Archive for July, 2010

Wales debates alcohol warnings at point of sale displays in petrol stations

Friday, July 30th, 2010

Point of sale displays with drink-drive warnings should be placed at petrol stations and garages that sell alcohol, says Welsh charity Alcohol Concern Cymru.

The charity has released a briefing paper hoping to “stimulate wider public debate” about alcohol sales at roadside retailers. The charity has questioned whether alcohol products belong at all on shop shelving in petrol stations and garages, as though such sales are banned at motorway service stations they are commonly available at petrol stations and garages.

“Petrol stations, by their very nature, are strongly associated with driving and attract significant trade from motorists,” the charity’s policy manager Andrew Misell told BBC News.

“Of course, motorists have many opportunities to purchase alcohol from premises other than petrol stations such as off licenses and supermarkets, but we need to think carefully about whether making alcohol available at petrol stations is in the best interest of all road users.”

According to a snapshot survey of petrol stations in eight Welsh counties this May, some 33% sell alcohol. The charity says that it recognises that an outright ban, such as was recently introduced in France, would present difficulties but it hopes that alternative measures such as cautionary shop signs will be considered for implementation.

“Drink driving is still one of the major causes of death on our roads,” said Clive Wolfendale, former deputy chief constable of North Wales Police and the chief executive of drugs and alcohol charity CAIS. “We should avoid placing before motorists even the temptation to consume alcohol behind the wheel.”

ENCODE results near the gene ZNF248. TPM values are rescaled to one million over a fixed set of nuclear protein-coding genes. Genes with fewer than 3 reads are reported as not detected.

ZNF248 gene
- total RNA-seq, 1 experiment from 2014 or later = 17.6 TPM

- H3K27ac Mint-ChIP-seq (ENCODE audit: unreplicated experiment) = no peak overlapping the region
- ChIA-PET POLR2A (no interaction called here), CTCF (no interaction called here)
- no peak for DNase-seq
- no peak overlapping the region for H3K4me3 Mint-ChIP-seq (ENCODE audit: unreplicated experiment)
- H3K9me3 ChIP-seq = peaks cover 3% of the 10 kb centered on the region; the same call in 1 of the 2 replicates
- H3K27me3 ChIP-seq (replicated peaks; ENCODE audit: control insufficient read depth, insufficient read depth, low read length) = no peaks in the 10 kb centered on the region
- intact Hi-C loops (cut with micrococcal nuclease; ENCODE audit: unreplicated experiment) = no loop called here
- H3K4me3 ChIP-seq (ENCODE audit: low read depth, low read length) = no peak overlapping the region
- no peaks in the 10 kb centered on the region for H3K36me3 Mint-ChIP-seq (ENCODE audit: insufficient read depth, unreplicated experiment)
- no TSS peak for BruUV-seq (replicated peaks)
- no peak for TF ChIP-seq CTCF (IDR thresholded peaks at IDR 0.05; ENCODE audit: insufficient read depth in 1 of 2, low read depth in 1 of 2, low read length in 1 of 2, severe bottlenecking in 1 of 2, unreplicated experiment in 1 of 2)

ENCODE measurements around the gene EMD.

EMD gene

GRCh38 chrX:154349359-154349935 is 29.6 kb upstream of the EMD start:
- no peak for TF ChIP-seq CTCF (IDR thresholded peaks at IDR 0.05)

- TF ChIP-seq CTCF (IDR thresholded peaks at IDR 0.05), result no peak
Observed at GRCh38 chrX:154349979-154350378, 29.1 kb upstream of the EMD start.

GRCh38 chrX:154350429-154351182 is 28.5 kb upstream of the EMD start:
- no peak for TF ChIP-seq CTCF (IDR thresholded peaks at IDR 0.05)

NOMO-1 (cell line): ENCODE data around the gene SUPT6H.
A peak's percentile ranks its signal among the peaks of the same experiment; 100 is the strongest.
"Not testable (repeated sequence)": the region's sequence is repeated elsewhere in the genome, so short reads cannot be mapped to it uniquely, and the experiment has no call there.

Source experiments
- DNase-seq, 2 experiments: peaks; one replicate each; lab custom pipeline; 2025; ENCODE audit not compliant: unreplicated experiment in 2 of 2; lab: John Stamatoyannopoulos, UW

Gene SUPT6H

Currys and PC World to host Phones 4u shop-in-shops

Wednesday, July 28th, 2010

DSG International, the company behind specialist electrical retailers such as Currys, Dixons and PC World have brokered a deal with mobile phone company Phones 4u.

The deal means that around 50 Currys stores could house Phones 4u retail display units, after a series of successful trials in the company’s flagship Hedge End, Thurrock and Birmingham superstores. The agreement could also see computing store PC World becoming a destination for additional Phones 4u shop-in-shops.

With US firm Best Buy arriving on our shores, hand in hand with mobile phone retailer Carphone Warehouse, it seems this move from DSG is a bid to rival its closest competition. According to Reuters, Best Buy plans to open 8-10 stores in the UK by Spring 2011 to further challenge home-grown retailers.

Chief executive at DSG, John Browlett, was cited in Moo!News as saying that the partnership with Phones 4u has received positive feedback from consumers, ”offering unbeatable service, choice and value” with the collaboration creating even more of a draw.